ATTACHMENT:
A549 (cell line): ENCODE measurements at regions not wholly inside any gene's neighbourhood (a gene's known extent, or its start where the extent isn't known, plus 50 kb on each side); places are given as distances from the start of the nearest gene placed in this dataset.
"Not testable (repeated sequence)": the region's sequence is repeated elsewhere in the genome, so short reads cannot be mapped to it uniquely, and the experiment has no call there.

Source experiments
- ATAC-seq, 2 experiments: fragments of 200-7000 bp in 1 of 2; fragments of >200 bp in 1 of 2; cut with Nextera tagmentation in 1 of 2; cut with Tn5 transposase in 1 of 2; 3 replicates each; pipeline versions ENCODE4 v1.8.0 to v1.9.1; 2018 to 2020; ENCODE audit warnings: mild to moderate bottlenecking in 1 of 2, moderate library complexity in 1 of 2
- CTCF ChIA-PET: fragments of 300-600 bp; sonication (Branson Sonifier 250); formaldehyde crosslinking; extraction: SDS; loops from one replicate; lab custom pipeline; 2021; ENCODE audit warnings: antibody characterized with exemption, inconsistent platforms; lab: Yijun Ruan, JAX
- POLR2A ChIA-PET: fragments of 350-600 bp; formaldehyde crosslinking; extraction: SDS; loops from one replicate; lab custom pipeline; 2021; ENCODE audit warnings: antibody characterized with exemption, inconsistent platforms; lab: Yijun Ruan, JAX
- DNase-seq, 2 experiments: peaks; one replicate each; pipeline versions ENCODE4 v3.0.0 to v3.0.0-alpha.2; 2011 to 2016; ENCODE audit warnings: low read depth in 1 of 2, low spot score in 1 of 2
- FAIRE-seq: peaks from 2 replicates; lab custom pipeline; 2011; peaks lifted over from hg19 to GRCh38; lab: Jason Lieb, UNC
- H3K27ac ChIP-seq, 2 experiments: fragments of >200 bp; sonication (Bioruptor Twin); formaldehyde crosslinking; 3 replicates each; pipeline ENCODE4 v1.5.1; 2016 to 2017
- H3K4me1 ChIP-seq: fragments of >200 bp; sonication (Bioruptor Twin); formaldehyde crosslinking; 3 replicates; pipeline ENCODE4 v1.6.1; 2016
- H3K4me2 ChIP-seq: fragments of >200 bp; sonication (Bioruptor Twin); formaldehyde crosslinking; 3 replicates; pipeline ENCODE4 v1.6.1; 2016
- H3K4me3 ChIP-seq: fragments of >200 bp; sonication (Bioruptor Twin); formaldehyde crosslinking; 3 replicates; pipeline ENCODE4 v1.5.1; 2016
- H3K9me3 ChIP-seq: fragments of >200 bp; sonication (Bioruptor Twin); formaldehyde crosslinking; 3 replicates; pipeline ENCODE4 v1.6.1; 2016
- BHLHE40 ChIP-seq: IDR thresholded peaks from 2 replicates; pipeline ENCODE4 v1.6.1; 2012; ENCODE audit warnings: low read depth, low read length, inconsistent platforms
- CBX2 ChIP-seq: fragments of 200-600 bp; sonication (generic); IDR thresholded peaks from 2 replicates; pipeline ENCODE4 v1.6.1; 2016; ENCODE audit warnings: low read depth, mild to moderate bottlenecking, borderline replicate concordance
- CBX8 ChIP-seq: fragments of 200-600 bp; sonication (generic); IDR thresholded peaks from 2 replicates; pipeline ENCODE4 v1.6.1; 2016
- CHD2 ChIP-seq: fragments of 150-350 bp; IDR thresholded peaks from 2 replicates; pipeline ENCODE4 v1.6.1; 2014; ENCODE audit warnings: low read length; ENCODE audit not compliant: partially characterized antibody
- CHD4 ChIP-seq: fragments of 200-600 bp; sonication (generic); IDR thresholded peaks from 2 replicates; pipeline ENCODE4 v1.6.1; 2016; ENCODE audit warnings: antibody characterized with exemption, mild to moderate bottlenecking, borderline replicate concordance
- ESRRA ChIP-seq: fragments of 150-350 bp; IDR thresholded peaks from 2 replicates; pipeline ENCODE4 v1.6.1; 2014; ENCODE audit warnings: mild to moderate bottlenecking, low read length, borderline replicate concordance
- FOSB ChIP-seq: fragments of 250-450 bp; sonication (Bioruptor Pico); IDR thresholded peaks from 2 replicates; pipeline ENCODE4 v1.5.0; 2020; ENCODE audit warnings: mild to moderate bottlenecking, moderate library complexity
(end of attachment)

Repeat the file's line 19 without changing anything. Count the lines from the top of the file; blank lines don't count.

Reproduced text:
- ESRRA ChIP-seq: fragments of 150-350 bp; IDR thresholded peaks from 2 replicates; pipeline ENCODE4 v1.6.1; 2014; ENCODE audit warnings: mild to moderate bottlenecking, low read length, borderline replicate concordance